Corporate commitment and sound engineering practice to ensure safety in the workplace at Quinsam coal mine

Abstract A strong corporate commitment to safety and sound engineering practices have resulted in dramatic improvements to the safety record at the Quinsam mine of Quinsam Coal Corporation (QCC), wholly owned by Hillsborough Resources Inc. of Vancouver. Quinsam coal mine is about 25 km west of Campbell River on the east coast of Vancouver Island, British Columbia. Using continuous miners in a fully mechanized retreat room-and-pillar operation, it produces low sulphur, super compliance thermal coal for domestic and international markets at a rate of about 2600 tpd from two development sections and one depillar section. Currently, 65 hourly and staff work at the site, including some corporate employees.
Opened in 1993, the Qunsam coal mine had a dismal safety record until 1997. Lost time injuries and medical aids were unacceptably high. In 1998, a change in corporate structure brought a change in safety attitudes: a total and unequivocal commitment to safety as job No. 1 by corporate and site management. This commitment was clearly spelled out in a new mission statement, circulated to all employees by the new president and CEO, David Slater: “Safety is Job No.1; Production flows from safety; and Think safety at all times.” As well as re-defining workplace safety practices, QCC tightened engineering practices and enforced strict adherence to mine plans.
Mine layouts are modelled using the NIOSH ARMPS software to ensure pillar stability during development and retreat mining. Five entry panels from 700 m to 1100 m in length are employed with rectangular pillars 16 m by 38 m or 44 m in size, leaving a 30 m barrier pillar against any adjacent depillared workings. These sizes ensure an adequate safety factor and suit the production method by limiting unnecessary conveyor and power moves. Development entry dimensions are 6 m wide by 2.8 m in height, driven in the top of the 3 m to 4 m thick seam. Floor coal left to provide a good running surface during development is extracted on retreat. Primary ground support consists of 2.4 m long tensioned resin point-anchored on 1.2 m centres with wire roof mesh. Soft or loose rock in the roof is mined or raked down with the continuous miner to ensure the safety of the roof bolting crews.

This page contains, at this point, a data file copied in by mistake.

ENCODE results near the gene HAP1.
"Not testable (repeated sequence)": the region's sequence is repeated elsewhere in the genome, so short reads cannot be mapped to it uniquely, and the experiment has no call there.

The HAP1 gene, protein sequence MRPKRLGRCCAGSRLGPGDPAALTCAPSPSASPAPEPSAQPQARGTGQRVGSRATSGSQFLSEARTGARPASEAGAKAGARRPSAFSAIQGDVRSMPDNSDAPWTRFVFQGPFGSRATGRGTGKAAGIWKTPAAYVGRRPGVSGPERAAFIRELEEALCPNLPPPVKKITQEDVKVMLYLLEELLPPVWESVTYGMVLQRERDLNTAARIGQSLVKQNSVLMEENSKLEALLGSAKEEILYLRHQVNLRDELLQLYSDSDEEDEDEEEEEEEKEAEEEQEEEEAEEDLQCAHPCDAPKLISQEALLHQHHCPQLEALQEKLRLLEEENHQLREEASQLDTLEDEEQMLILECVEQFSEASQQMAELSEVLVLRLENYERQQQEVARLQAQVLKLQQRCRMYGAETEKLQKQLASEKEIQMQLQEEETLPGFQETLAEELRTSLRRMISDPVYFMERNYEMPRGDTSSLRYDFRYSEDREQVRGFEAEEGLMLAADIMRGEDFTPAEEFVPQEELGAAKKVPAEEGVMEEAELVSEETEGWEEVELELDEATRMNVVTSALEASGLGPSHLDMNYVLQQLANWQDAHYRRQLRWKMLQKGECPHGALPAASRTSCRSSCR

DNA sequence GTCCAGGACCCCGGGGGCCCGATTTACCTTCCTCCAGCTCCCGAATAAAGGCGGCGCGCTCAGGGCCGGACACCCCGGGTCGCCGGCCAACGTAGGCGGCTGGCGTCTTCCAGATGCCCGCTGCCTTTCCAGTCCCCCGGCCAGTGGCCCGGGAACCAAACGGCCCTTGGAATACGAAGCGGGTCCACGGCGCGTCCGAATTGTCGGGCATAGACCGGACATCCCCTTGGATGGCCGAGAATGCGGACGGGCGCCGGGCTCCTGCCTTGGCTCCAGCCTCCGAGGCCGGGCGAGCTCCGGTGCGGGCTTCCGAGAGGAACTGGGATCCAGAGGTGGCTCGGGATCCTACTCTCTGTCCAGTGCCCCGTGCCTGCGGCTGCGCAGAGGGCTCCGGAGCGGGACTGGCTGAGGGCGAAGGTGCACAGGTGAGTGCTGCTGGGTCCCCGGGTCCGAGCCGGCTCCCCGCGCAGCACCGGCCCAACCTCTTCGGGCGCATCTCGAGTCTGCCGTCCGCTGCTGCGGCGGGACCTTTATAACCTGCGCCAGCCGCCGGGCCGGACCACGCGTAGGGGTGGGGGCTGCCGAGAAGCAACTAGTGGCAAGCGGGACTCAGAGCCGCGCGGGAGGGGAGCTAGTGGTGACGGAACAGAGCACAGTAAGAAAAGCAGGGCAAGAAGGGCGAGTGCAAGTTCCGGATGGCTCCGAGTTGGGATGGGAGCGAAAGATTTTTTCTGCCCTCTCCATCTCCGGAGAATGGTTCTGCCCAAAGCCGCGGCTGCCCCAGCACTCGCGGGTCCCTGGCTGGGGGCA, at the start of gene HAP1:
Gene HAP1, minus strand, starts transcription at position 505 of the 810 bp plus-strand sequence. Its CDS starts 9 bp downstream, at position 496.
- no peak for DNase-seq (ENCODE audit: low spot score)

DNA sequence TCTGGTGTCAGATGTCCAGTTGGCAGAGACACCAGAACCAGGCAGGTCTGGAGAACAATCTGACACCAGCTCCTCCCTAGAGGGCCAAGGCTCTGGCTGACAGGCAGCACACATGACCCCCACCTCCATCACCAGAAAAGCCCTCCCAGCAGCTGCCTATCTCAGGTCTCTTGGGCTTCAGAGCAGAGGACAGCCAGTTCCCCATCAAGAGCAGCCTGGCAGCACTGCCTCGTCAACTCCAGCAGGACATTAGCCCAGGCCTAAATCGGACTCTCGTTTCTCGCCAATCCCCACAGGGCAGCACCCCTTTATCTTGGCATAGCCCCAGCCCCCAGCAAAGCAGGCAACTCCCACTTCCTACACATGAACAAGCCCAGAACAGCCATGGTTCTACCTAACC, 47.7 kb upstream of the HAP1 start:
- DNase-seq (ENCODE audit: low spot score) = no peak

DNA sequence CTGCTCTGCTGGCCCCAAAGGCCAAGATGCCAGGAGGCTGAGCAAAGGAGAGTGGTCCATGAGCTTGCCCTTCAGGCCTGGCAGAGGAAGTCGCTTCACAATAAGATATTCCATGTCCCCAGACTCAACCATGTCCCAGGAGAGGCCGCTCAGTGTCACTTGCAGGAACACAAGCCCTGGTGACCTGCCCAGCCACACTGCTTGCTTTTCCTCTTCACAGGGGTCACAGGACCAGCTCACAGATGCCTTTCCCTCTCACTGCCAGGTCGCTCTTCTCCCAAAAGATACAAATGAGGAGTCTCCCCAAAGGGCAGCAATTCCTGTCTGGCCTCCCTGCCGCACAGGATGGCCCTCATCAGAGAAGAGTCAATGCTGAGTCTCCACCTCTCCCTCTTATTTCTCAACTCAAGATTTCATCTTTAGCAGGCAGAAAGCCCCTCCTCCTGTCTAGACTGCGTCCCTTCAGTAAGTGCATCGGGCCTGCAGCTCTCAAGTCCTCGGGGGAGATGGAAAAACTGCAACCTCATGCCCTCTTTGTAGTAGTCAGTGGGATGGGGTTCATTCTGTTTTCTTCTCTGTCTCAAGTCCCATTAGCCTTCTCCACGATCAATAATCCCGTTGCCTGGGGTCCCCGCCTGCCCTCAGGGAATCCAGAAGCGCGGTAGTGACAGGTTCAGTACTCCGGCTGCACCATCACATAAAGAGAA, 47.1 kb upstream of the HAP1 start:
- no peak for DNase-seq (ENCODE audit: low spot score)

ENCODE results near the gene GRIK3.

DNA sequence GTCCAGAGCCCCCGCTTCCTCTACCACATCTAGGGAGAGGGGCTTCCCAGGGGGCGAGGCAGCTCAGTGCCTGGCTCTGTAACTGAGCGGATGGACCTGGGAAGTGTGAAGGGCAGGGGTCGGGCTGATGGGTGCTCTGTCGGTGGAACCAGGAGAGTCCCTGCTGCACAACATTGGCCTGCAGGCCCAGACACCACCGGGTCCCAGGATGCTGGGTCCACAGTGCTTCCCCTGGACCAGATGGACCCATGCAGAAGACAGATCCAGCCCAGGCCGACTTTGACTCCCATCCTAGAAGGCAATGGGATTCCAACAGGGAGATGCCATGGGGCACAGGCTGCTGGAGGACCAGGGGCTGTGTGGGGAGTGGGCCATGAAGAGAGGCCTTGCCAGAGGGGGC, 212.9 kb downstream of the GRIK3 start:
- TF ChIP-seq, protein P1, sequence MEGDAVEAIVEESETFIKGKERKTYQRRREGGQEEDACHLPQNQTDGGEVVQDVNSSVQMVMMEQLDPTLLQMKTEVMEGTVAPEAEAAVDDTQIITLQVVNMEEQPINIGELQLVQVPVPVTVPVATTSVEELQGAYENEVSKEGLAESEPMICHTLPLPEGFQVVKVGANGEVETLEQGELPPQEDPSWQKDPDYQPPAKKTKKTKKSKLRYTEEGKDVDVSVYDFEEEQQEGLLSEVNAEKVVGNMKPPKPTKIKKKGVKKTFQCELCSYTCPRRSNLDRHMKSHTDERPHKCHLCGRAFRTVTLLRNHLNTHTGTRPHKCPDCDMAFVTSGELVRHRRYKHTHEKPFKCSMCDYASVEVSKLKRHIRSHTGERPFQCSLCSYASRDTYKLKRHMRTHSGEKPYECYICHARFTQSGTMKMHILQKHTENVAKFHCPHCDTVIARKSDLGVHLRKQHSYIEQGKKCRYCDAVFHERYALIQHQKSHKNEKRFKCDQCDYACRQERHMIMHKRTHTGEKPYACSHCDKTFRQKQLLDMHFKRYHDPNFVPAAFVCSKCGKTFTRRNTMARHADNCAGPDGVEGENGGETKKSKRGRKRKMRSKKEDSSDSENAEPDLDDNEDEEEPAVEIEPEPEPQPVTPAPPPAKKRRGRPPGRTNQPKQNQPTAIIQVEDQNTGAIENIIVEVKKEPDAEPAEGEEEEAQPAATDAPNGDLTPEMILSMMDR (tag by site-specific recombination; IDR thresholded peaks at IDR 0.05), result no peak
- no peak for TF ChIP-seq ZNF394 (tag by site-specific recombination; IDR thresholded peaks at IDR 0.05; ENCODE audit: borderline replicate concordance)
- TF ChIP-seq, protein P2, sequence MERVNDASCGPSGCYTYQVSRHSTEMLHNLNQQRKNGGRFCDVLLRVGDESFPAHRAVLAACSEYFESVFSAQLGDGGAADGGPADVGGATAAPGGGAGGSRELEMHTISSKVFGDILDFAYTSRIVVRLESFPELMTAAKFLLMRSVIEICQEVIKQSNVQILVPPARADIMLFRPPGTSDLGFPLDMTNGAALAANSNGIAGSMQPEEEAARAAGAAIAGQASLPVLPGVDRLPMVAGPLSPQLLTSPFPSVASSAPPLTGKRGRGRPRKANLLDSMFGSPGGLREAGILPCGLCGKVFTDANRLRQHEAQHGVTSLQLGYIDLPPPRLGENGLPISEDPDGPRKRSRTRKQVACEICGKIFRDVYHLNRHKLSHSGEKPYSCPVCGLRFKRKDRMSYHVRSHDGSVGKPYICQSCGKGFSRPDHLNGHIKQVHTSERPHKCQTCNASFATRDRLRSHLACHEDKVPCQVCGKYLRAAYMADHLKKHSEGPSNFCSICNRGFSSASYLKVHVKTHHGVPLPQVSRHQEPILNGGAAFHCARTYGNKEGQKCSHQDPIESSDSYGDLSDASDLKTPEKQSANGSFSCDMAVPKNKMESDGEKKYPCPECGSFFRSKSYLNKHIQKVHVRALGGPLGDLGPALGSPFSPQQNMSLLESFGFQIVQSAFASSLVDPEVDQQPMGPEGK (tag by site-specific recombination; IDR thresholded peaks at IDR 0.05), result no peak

The mine area is characterized by significant faulting. During the development stage, entries are surveyed and mapped. All pronounced geological features are logged and marked on mine plans. Regular meetings are held with operations crews to discuss the impact of geological structure on mine safety. Untensioned point-anchored cable bolts 4 m in length are installed to provide additional support in areas of geological weakness. During development in areas of weakened roof, the normal extended cut lengths of 9 m are reduced to 6 m or even 3 m to ensure the stability of the roof between cutting and roof support.
During retreat mining, the removal of coal from beneath a major structural feature can result in dangerous roof conditions or major roof falls. Depillaring plans are prepared in advance based on the geological mapping. Fenders are left beneath faults and wedges, and two-man crews of experienced workers are employed to watch the continuous miner and to watch for signs of roof instability.
QCC’s corporate commitment to excellence in safety performance, combined with sound engineering practice to ensure a safe workplace, has resulted in provincial and national recognition. Quinsam coal mine has won the BC Small Mines Safety Award for the past five years. In 2001 and 2003, the mine won the coveted John T. Ryan Safety Award. QCC remains committed to excellence in safety performance, and will continue to operate with a strong commitment to safety as job No. 1.
Keywords: Quinsam coal mine, Safety practices, Occupational Health and Safety Committee, Room-and-pillar mining
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